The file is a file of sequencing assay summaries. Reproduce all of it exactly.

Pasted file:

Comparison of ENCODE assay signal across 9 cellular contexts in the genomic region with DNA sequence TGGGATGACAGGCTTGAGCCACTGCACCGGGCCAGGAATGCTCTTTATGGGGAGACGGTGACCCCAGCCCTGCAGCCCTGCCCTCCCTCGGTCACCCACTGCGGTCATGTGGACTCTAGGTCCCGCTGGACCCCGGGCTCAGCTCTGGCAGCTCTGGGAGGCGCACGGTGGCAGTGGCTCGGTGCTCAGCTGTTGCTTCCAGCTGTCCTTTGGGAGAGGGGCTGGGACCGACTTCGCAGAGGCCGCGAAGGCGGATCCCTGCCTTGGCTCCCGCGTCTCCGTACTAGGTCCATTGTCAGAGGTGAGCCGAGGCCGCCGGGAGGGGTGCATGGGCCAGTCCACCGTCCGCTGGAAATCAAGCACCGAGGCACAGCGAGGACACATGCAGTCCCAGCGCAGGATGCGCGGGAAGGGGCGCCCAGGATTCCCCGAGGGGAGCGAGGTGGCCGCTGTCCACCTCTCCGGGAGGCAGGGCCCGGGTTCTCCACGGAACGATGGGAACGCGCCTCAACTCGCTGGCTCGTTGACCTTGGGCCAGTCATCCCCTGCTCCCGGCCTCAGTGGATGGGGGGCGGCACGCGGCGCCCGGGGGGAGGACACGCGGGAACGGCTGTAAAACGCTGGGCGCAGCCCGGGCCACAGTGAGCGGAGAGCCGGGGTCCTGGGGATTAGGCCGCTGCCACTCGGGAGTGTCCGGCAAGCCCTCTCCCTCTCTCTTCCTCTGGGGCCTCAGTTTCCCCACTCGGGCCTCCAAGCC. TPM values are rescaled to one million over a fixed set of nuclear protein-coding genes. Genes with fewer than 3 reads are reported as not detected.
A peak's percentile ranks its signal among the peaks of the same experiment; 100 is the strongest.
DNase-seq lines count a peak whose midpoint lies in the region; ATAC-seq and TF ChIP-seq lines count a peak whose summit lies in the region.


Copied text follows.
Comparison of ENCODE assay signal across 9 cellular contexts in the genomic region with DNA sequence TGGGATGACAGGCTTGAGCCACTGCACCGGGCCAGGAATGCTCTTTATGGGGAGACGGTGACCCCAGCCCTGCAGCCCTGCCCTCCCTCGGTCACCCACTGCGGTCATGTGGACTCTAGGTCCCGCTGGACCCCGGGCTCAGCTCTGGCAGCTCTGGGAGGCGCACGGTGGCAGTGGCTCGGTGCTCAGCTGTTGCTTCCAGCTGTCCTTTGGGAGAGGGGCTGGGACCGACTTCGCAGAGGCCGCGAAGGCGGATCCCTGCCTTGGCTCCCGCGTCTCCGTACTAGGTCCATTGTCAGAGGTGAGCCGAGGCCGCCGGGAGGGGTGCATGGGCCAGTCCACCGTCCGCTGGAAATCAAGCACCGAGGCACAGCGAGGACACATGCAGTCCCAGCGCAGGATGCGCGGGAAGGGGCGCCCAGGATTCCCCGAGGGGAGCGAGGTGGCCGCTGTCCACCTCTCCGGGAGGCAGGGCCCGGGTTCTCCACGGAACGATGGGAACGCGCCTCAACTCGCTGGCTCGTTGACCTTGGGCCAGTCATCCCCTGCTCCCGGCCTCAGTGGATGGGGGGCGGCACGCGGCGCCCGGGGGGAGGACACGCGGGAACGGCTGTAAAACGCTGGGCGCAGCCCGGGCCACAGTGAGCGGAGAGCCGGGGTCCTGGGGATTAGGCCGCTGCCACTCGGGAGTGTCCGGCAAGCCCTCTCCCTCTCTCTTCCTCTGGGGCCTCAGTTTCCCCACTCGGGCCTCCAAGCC. TPM values are rescaled to one million over a fixed set of nuclear protein-coding genes. Genes with fewer than 3 reads are reported as not detected.
A peak's percentile ranks its signal among the peaks of the same experiment; 100 is the strongest.
DNase-seq lines count a peak whose midpoint lies in the region; ATAC-seq and TF ChIP-seq lines count a peak whose summit lies in the region.